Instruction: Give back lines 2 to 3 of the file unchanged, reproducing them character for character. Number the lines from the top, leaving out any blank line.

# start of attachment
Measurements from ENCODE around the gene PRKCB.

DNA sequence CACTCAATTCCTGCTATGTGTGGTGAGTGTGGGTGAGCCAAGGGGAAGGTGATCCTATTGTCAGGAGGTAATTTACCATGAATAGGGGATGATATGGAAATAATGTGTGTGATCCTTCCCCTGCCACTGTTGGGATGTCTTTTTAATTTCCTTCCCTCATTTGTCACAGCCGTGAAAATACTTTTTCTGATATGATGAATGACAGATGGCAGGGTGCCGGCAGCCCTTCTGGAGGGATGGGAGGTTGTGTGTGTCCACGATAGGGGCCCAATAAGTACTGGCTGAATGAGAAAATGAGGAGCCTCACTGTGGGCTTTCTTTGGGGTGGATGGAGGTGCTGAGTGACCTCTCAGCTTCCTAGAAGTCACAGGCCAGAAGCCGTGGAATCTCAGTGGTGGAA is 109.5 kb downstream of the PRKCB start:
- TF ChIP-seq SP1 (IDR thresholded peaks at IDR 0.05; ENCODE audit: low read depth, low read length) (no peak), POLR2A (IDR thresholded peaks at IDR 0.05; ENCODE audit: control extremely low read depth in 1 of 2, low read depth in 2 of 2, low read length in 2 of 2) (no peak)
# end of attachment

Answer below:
DNA sequence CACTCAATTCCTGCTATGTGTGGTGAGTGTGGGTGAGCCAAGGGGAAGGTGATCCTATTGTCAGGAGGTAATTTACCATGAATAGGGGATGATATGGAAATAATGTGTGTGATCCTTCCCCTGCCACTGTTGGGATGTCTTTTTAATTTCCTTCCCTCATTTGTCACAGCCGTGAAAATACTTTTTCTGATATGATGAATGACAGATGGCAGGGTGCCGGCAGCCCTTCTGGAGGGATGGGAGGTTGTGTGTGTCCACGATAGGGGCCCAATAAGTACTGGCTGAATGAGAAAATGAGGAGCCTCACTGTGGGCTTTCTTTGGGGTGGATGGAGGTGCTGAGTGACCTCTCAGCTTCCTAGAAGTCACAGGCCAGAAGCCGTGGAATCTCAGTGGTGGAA is 109.5 kb downstream of the PRKCB start:
- TF ChIP-seq SP1 (IDR thresholded peaks at IDR 0.05; ENCODE audit: low read depth, low read length) (no peak), POLR2A (IDR thresholded peaks at IDR 0.05; ENCODE audit: control extremely low read depth in 1 of 2, low read depth in 2 of 2, low read length in 2 of 2) (no peak)